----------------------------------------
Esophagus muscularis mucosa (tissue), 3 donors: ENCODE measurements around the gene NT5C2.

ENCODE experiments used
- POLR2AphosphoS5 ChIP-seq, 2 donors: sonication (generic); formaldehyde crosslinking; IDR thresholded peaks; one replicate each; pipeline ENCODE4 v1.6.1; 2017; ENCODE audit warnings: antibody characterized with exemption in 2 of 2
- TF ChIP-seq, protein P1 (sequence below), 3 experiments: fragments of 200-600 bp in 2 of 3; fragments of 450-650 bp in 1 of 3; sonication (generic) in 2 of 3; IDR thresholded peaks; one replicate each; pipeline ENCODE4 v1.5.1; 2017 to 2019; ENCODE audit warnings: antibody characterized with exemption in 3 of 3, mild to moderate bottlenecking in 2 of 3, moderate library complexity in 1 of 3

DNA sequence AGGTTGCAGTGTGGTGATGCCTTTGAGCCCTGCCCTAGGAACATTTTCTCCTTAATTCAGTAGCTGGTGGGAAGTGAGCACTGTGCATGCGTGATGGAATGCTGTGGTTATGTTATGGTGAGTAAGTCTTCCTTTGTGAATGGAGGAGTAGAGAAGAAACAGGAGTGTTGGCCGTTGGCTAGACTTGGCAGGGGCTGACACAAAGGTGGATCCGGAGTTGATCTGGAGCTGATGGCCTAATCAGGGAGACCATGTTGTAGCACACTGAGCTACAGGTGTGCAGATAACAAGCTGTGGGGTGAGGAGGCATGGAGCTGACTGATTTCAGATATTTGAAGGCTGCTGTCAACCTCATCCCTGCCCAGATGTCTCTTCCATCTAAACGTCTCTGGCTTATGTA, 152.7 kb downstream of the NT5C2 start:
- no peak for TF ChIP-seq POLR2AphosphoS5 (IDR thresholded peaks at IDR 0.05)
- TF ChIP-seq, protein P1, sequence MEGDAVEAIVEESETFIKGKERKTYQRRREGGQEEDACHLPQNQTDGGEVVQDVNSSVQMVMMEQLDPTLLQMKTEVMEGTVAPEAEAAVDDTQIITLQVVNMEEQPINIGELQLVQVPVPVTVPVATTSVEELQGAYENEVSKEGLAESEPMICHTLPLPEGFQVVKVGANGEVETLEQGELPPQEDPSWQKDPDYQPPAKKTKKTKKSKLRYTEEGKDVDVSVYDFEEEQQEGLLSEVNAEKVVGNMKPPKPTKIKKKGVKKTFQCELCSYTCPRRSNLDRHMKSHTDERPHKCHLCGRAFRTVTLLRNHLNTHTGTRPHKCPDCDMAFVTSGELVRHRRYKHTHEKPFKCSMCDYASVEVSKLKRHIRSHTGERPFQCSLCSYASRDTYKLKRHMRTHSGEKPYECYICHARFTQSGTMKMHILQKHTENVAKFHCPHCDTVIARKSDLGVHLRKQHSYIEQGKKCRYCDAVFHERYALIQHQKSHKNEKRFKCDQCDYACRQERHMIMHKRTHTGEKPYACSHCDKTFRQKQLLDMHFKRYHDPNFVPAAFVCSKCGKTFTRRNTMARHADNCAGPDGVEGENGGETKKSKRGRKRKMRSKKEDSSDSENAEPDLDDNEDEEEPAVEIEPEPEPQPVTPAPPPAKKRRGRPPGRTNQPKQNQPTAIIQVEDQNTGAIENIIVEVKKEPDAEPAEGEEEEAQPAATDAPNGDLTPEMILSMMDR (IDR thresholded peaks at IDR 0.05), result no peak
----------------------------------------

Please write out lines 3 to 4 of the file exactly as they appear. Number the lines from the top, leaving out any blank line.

- POLR2AphosphoS5 ChIP-seq, 2 donors: sonication (generic); formaldehyde crosslinking; IDR thresholded peaks; one replicate each; pipeline ENCODE4 v1.6.1; 2017; ENCODE audit warnings: antibody characterized with exemption in 2 of 2
- TF ChIP-seq, protein P1 (sequence below), 3 experiments: fragments of 200-600 bp in 2 of 3; fragments of 450-650 bp in 1 of 3; sonication (generic) in 2 of 3; IDR thresholded peaks; one replicate each; pipeline ENCODE4 v1.5.1; 2017 to 2019; ENCODE audit warnings: antibody characterized with exemption in 3 of 3, mild to moderate bottlenecking in 2 of 3, moderate library complexity in 1 of 3